United States District Court, N.D. California
ORDER OF DISMISSAL
SUSAN ILLSTON, District Judge.
Richard John Vieira, an inmate on death row at San Quentin State Prison, filed this pro se civil rights action under 42 U.S.C. § 1983 against his appointed counsel. In his complaint, he complains about counsel's representation during Vieira's capital appeal. His complaint is now before the court for review under 28 U.S.C. § 1915A and § 1915(e)(2).
A federal court must engage in a preliminary screening of any case in which a prisoner seeks redress from a governmental entity or officer or employee of a governmental entity. See 28 U.S.C. § 1915A(a). In its review the court must identify any cognizable claims, and dismiss any claims which are frivolous, malicious, fail to state a claim upon which relief may be granted, or seek monetary relief from a defendant who is immune from such relief. See id. at 1915A(b). Even if § 1915A does not apply - as, for example, occurs when the prisoner-plaintiff does not seek redress from a governmental entity or officer or employee of a governmental entity - § 1915 permits the court to review a complaint filed in forma pauperis, and dismiss the action if the complaint fails to state a claim upon which relief may be granted. See 28 U.S.C. § 1915(e)(2)(B)(ii). Pro se pleadings must be liberally construed. See Balistreri v. Pacifica Police Dep't, 901 F.2d 696, 699 (9th Cir. 1990).
Federal courts are courts of limited jurisdiction. As relevant here, the court only has jurisdiction to entertain this action if it raises a federal question, such as a civil rights claim asserted under 42 U.S.C. § 1983. (There are other federal statutes that grant other bases of federal court jurisdiction, but none are applicable to this action.) In simple terms, a prisoner's complaint can go forward in federal court if a claim is stated under § 1983; if a complaint does not state a claim under § 1983, the plaintiff must file his action in state court.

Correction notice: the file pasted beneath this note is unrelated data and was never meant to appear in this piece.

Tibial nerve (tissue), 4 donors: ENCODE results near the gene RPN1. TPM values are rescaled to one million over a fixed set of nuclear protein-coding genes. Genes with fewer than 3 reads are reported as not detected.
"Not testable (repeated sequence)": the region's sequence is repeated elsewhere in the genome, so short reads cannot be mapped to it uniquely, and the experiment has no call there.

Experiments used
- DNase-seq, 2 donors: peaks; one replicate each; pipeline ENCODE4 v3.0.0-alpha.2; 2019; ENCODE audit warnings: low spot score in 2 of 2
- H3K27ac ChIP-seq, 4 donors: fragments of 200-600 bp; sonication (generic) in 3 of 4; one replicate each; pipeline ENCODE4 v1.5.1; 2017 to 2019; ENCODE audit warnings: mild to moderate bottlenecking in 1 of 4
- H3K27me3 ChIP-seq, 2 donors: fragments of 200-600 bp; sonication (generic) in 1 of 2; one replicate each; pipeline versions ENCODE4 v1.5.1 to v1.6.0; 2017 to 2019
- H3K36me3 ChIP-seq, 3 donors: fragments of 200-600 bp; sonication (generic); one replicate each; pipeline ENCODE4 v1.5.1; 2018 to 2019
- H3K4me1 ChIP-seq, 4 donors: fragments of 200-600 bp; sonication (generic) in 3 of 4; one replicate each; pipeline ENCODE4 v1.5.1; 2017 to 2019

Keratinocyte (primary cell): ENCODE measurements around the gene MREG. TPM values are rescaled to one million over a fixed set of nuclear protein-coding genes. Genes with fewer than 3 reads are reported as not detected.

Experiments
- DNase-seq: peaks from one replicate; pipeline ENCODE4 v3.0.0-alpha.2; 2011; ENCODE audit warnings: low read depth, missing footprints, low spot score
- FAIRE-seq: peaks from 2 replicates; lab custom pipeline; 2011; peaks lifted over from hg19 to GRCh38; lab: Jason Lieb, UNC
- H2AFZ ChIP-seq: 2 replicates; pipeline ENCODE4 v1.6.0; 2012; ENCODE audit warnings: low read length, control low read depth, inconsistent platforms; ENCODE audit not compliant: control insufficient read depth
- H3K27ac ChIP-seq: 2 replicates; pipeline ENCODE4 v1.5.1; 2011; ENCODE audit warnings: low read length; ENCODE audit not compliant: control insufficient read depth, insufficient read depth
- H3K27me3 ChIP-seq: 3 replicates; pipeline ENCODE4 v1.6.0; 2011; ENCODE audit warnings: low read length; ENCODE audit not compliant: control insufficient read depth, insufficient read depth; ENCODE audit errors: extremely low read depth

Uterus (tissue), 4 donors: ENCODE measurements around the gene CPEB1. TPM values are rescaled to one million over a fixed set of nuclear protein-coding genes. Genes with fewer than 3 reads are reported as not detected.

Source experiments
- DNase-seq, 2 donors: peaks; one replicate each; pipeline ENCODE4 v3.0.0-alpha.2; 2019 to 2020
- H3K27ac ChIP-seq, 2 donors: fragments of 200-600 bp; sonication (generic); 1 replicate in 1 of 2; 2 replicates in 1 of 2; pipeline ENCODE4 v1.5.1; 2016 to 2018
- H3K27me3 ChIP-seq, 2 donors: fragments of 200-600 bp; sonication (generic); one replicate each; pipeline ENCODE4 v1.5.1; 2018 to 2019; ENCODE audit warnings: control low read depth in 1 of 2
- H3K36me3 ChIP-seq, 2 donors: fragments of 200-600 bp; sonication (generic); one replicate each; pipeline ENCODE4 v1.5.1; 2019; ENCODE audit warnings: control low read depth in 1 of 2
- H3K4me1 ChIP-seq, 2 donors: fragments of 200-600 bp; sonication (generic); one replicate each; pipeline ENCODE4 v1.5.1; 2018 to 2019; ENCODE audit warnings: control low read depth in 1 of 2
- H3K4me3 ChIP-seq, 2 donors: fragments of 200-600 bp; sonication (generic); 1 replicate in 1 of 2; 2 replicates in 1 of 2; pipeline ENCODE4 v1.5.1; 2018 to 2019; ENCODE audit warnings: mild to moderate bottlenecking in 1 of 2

To state a claim under 42 U.S.C. § 1983, a plaintiff must allege two elements: (1) that a person acting under the color of state law (2) violated a right secured by the Constitution or laws of the United States. See West v. Atkins, 487 U.S. 42, 48 (1988).
The amended complaint fails to state a claim under § 1983 because the defendant is not a state actor. State court criminal defendants cannot sue their lawyers in federal court for most lawyer-type mistakes. A public defender does not act under color of state law, an essential element of an action under 42 U.S.C. § 1983, when performing a lawyer's traditional functions, such as entering pleas, making motions, objecting at trial, cross-examining witnesses, and making closing arguments. Polk County v. Dodson, 454 U.S. 312, 318-19 (1981); cf. Vermont v. Brillon, 556 U.S. 81, 84 (2009) (state court erred in ranking assigned counsel essentially as state actors for purposes of evaluating speedy trial claim). A private attorney under court appointment to represent a prisoner in a capital appeal also is not a state actor. See Simmons v. Sacramento County Superior Court, 318 F.3d 1156, 1161 (9th Cir. 2003). Plaintiff's conclusory allegations of conspiracy do not suffice to transform the private attorney's actions into state action. See id. As the defendant here is not a state actor, he has no liability under § 1983 for the acts and omissions alleged by plaintiff in this action.
For the foregoing reasons, this action is DISMISSED for failure to state a claim upon which relief may be granted. Leave to amend will not be granted because the defect in the complaint is not curable.
In light of the dismissal of this action, plaintiff's motion for appointment of counsel is DENIED. (Docket # 4.)
The clerk shall close ...